Others suggest the government needs to do more to safeguard public health.
“There is a high risk factor for pregnancy in Afghanistan, and serious preventive steps are needed to reduce the risk,” Mohammed Nawrooz Haqmal, an Afghan health expert based in the UK, said.
He doubted many will follow the advice of the ministry to delay pregnancy since instructions on the lockdown had been widely ignored in recent months.
Ministry spokesperson Masooma Jafari voiced the same concern.
“We cannot be certain that people will follow the advice. However, we shouldn’t ignore the effect of awareness programs on people. The ministry will do its best to advise people on the consequences of pregnancy during the crisis and provide services to pregnant women,” she said.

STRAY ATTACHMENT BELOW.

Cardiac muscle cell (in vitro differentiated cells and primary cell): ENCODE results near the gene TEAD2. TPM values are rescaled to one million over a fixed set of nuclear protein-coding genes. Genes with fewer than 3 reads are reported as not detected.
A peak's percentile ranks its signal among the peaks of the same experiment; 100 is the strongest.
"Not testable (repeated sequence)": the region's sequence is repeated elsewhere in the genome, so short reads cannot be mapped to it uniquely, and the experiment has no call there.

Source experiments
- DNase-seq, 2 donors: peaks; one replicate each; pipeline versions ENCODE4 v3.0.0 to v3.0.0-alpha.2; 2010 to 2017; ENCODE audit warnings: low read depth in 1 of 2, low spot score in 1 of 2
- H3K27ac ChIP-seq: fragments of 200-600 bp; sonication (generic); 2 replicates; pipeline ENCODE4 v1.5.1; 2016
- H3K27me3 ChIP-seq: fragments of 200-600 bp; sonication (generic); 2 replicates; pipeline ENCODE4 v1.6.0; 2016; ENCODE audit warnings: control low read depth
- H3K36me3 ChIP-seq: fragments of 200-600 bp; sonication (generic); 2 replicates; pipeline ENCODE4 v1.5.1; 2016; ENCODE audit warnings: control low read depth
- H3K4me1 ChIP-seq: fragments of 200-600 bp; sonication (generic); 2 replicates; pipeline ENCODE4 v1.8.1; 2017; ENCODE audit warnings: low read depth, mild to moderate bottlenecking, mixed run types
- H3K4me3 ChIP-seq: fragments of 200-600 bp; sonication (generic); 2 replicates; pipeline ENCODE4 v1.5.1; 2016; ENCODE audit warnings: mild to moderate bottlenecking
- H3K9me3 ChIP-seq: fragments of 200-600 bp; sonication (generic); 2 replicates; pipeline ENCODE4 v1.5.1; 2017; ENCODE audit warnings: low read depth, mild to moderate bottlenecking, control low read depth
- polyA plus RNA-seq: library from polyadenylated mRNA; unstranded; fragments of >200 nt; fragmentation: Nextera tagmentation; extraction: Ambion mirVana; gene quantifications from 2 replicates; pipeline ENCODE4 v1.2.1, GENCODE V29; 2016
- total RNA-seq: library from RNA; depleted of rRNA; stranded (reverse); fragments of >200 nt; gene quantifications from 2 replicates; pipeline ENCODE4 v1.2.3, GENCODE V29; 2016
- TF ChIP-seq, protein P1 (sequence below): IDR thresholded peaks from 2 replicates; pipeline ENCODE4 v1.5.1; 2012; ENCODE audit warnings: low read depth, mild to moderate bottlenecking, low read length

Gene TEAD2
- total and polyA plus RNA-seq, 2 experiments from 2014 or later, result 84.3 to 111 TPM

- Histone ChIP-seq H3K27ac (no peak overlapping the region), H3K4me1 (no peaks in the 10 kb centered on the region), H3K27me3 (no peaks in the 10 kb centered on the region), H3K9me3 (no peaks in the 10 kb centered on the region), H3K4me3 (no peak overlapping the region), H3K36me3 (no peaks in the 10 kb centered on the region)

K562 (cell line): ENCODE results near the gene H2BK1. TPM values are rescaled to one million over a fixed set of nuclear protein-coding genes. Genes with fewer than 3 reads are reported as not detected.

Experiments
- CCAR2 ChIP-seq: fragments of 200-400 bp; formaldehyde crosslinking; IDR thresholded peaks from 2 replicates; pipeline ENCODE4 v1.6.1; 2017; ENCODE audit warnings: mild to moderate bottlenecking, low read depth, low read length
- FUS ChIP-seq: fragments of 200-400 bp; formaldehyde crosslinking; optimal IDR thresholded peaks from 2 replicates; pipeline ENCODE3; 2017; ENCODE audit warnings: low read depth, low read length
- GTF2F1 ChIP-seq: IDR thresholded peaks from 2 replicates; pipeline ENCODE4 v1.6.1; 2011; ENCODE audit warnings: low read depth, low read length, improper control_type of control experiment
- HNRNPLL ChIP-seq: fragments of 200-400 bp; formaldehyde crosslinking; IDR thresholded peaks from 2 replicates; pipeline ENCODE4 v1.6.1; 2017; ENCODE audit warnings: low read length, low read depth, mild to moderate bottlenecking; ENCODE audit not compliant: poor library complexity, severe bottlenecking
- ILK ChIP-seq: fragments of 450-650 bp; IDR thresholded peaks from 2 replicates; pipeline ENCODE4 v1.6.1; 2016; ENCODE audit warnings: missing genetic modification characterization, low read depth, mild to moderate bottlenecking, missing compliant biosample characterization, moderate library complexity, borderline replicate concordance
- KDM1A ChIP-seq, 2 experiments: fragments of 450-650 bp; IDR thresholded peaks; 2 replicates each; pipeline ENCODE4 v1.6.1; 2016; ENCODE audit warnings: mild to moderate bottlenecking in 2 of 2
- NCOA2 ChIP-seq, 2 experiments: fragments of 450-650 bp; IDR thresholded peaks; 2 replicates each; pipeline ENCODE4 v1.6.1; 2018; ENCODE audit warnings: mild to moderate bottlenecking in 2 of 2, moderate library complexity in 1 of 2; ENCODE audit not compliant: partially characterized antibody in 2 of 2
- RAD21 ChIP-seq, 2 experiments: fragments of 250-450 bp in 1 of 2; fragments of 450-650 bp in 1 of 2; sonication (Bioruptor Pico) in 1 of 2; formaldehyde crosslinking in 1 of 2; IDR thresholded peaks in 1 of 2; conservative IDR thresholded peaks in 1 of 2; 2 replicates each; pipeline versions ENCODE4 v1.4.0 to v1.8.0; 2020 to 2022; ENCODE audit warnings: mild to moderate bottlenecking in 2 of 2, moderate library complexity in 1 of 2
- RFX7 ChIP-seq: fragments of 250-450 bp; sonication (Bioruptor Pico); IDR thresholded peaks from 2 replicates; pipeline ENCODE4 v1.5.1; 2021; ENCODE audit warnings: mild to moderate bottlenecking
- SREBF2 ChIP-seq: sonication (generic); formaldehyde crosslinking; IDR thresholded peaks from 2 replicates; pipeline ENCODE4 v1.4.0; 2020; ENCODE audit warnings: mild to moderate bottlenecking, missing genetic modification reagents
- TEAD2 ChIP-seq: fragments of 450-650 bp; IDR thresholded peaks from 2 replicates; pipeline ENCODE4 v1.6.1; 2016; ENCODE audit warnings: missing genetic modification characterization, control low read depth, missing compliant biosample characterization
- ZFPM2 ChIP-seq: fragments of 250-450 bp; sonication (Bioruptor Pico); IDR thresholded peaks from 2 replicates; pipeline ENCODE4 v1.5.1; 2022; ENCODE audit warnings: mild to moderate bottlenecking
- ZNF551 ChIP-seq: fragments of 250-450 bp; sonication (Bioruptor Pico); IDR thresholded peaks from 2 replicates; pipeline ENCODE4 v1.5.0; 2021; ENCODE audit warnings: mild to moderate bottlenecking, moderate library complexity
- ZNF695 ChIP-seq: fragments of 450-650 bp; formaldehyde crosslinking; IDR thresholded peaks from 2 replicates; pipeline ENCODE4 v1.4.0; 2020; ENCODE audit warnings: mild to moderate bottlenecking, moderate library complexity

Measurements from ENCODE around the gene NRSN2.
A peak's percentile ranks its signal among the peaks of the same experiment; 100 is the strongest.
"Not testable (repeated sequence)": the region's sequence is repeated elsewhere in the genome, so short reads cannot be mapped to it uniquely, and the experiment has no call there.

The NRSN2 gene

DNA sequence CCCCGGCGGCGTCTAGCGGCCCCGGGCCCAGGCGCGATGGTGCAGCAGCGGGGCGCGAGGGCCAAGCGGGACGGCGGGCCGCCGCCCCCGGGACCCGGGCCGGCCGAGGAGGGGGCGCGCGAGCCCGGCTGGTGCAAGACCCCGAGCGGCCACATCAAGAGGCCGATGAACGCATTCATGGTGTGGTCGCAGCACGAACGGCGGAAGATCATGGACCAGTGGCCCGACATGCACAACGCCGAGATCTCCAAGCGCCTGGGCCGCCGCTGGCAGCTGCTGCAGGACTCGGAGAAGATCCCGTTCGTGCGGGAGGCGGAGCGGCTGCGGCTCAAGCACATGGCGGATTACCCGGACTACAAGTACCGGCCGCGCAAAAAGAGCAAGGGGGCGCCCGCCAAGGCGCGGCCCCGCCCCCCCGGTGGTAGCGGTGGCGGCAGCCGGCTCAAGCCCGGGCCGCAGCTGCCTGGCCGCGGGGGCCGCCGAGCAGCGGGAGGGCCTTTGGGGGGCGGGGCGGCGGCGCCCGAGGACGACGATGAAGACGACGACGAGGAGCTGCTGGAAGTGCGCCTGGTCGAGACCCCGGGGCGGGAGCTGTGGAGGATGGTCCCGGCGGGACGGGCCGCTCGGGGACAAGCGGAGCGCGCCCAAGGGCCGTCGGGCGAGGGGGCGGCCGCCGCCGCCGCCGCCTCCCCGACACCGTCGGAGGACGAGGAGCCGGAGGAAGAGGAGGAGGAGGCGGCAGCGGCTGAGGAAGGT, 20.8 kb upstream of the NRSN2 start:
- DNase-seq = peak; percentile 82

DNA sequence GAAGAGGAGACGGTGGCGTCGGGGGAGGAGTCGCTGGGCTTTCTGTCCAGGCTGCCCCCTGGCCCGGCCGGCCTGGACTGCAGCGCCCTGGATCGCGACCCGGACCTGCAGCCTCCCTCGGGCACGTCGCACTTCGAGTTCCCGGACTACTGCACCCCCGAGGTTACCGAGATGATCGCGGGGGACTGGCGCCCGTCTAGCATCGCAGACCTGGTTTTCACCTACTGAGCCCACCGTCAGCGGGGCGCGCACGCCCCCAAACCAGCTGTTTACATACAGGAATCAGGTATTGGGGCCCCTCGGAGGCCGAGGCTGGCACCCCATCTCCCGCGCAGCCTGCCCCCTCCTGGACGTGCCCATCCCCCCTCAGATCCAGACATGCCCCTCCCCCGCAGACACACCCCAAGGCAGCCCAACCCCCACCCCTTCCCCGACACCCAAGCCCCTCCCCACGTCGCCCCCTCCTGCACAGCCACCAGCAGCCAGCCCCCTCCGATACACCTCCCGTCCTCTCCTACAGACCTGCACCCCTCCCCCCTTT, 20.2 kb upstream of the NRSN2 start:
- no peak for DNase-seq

Philippine president to make UN General Assembly debut

Updated 22 September 2020

Philippine president to make UN General Assembly debut

  • Duterte is one of the speakers on the first day of the high-level general debate, which ends on Sept. 26

MANILA: For the first time since he became president four years ago, the Philippines’ tough-talking leader Rodrigo Duterte will take part in the UN General Assembly (UNGA) on Tuesday.

The meeting will be virtual due to COVID-19 restrictions.

“This will be the president’s first time to address the UN General Assembly,” Robert Borje, chief of presidential protocol, told a press briefing on Monday, saying that this year’s meeting was of historic significance as it marked the UN’s 75th anniversary.

Duterte is one of the speakers on the first day of the high-level general debate, which ends on Sept. 26.

He is expected to talk about the global response to the COVID-19 pandemic, peace and security, human rights, and geopolitical developments in Asia-Pacific, as well as other issues.